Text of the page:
Everett Griner talks about the new popularity of black rice in today’s Agri View. Rice is not one of the most favorite foods in America. It is however one of the most consumed foods in the world. When you hear the word “rice” you think of one of the tiny white seeds in a cellophane bags. The fact is rice is a very versatile product. There is other rice than just white rice. There is red rice, brown rice, black rice and even pink rice.
From Wikipedia, the free encyclopedia: Black Rice
Black rice (also known as longevity rice and purple rice) is a range of rice types of the species Oryza sativa L., some of which are glutinous rice. Varieties include Indonesian black rice and Thai jasmine black rice. Black rice is high in nutritional value and is a source of iron, vitamin E, and antioxidants (more than in blueberries). The bran hull (outermost layer) of black rice contains one of the highest levels of anthocyanin antioxidants found in food. The grain has a similar amount offiber to brown rice and, like brown rice, has a mild, nutty taste. In China, black rice is claimed to be good for the kidney, stomach and liver.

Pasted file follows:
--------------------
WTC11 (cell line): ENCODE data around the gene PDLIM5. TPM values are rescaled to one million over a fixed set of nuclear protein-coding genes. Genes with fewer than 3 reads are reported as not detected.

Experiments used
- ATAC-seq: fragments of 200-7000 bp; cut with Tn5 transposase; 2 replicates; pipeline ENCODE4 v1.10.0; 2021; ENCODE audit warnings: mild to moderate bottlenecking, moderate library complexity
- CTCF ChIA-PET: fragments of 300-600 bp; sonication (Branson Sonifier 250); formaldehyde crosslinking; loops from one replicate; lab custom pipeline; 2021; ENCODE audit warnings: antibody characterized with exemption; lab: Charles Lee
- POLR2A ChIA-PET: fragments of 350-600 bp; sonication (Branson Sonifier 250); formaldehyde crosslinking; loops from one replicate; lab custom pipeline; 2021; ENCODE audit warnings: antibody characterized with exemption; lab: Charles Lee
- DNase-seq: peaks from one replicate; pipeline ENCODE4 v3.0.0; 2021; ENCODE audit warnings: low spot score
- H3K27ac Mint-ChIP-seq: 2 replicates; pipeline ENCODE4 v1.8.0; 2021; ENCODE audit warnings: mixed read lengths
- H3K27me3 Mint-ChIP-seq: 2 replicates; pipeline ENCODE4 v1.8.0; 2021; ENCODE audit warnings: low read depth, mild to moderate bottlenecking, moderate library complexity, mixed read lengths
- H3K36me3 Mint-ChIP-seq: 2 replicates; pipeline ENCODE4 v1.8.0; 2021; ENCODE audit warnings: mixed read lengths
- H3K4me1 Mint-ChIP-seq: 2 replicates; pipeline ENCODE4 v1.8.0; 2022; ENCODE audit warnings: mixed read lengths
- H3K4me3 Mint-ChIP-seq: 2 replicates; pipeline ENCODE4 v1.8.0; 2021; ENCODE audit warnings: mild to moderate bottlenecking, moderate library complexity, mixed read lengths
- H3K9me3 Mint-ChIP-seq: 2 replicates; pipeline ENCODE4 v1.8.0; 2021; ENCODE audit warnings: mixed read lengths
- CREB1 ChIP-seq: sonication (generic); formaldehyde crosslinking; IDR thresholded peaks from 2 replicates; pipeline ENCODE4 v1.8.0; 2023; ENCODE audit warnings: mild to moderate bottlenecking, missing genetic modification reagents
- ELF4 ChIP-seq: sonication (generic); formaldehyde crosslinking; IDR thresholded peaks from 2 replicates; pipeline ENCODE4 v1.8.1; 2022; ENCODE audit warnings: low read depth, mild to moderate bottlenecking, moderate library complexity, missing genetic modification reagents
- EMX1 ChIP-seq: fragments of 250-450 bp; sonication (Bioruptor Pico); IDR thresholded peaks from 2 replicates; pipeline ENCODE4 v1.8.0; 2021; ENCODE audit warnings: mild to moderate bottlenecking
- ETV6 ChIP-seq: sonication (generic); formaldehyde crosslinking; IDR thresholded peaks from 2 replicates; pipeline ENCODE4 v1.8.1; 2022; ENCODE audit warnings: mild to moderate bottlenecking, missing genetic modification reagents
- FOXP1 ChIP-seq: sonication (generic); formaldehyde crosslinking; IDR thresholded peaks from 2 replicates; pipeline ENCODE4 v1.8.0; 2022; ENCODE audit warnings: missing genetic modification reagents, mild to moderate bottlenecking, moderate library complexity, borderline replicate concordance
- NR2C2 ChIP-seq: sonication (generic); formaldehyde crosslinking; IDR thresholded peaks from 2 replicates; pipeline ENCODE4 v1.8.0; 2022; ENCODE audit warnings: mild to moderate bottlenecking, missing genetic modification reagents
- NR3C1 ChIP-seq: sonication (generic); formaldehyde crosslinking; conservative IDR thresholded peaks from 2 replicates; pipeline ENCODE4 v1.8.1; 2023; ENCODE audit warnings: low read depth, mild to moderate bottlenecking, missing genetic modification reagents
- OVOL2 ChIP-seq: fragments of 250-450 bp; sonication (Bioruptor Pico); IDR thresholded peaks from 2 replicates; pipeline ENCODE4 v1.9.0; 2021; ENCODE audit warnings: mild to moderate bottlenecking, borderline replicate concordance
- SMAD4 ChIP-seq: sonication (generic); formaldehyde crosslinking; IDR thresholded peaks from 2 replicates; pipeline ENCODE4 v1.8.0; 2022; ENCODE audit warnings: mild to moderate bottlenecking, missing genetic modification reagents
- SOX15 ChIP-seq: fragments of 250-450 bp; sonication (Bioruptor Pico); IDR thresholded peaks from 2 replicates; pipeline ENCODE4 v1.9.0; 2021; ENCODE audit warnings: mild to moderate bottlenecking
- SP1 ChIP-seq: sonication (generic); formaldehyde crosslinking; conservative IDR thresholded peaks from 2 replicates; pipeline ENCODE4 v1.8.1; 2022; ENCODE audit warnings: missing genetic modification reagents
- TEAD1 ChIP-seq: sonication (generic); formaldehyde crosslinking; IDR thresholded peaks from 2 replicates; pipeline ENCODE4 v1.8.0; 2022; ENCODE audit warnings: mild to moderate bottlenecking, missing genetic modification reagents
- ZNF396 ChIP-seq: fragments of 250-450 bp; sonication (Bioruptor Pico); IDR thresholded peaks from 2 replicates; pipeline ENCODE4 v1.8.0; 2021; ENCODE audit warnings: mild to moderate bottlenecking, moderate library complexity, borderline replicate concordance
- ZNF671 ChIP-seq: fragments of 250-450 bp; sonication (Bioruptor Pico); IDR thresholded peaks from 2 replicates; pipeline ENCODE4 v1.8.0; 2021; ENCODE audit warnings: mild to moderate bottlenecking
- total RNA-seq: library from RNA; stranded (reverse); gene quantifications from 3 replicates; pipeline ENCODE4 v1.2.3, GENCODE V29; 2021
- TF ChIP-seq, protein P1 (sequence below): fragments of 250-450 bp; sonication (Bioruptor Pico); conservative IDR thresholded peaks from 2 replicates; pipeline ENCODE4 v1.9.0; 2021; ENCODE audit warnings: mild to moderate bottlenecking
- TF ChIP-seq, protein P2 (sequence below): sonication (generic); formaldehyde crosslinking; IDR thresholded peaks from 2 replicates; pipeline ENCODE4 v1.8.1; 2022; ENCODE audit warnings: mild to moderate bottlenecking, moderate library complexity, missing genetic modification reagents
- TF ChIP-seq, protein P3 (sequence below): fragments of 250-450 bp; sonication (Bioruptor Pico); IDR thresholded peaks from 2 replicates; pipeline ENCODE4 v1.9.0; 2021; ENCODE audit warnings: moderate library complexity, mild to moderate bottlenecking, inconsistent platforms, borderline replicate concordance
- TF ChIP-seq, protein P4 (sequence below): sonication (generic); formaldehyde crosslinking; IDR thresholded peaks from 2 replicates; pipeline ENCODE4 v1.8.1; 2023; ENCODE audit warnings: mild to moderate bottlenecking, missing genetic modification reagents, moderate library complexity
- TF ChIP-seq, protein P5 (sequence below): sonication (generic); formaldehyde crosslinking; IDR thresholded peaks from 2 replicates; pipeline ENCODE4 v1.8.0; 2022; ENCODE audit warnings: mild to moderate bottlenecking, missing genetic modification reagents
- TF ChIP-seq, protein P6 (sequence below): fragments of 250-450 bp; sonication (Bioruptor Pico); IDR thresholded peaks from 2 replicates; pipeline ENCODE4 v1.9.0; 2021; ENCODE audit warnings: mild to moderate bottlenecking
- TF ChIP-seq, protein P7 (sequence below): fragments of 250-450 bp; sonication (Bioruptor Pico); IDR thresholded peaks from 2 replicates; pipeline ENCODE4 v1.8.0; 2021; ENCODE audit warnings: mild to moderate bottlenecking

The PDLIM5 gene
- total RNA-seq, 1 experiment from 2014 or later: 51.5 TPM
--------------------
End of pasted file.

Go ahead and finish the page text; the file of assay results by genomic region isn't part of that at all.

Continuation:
Black rice has a deep black color and usually turns deep purple when cooked. Its dark purple color is primarily due to its anthocyanin content, which is higher by weight than that of other colored grains. It is suitable for making porridge, dessert, traditional Chinese black rice cake or bread. Noodles have been produced from black rice.
Thai black jasmine rice, while not as prevalent as the white and brown varieties, adds more vibrant color to meals, as well as providing additional health benefits.
Black rice contains essential amino acid like lysine, Tryptophan; vitamins such as vitamin B1, vitamin B2, folic acid; and is a good source of minerals including iron, zinc, calcium and phosphorus.